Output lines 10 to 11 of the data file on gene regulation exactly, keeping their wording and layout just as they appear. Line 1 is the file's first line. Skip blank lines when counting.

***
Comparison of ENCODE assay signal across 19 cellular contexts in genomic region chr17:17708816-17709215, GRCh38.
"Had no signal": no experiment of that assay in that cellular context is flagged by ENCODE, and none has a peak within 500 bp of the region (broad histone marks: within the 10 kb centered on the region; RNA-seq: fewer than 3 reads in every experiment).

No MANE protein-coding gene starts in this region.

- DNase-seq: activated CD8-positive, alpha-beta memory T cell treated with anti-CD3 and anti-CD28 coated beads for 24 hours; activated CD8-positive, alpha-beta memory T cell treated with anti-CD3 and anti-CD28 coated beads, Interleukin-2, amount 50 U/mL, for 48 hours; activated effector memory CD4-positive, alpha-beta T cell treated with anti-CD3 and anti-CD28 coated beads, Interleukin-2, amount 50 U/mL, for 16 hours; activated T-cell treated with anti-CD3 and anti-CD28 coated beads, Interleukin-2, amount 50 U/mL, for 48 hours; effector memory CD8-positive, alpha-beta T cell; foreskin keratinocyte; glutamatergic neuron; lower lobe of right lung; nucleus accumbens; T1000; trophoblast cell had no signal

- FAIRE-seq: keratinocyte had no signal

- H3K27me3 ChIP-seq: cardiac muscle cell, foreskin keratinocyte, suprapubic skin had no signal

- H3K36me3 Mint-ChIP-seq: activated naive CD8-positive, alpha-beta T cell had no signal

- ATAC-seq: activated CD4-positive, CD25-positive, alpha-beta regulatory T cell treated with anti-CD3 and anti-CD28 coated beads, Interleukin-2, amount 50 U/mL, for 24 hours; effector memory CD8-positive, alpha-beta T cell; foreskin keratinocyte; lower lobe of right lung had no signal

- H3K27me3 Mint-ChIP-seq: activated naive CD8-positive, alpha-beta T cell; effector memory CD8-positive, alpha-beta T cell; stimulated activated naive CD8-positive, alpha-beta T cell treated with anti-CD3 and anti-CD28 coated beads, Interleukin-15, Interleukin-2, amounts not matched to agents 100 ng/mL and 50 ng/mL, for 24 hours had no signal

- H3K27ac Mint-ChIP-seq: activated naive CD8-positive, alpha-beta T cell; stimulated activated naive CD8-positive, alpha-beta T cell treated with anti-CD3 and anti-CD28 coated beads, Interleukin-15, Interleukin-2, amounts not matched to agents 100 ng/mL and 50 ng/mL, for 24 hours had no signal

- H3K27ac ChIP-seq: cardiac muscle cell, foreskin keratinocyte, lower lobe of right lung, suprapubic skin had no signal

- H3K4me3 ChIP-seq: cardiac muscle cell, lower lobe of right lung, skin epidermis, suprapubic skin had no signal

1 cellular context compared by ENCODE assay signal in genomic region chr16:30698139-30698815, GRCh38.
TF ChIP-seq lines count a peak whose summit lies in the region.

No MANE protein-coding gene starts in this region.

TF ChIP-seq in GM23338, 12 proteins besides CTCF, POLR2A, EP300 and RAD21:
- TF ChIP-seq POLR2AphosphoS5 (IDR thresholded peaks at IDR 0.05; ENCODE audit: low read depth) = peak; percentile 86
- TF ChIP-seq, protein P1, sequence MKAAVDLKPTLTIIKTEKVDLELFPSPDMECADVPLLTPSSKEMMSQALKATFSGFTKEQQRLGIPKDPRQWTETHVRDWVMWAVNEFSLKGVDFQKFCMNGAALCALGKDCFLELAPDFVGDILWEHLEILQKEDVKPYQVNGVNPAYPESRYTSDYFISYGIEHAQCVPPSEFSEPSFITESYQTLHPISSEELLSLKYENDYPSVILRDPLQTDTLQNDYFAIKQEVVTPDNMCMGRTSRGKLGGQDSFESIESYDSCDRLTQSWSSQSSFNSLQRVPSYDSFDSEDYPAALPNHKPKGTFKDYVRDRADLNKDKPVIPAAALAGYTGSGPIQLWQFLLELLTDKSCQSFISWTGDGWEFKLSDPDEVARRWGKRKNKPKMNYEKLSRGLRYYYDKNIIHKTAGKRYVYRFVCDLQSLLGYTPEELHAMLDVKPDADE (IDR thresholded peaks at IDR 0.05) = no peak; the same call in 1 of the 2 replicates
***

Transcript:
- H3K27ac Mint-ChIP-seq: activated naive CD8-positive, alpha-beta T cell; stimulated activated naive CD8-positive, alpha-beta T cell treated with anti-CD3 and anti-CD28 coated beads, Interleukin-15, Interleukin-2, amounts not matched to agents 100 ng/mL and 50 ng/mL, for 24 hours had no signal

- H3K27ac ChIP-seq: cardiac muscle cell, foreskin keratinocyte, lower lobe of right lung, suprapubic skin had no signal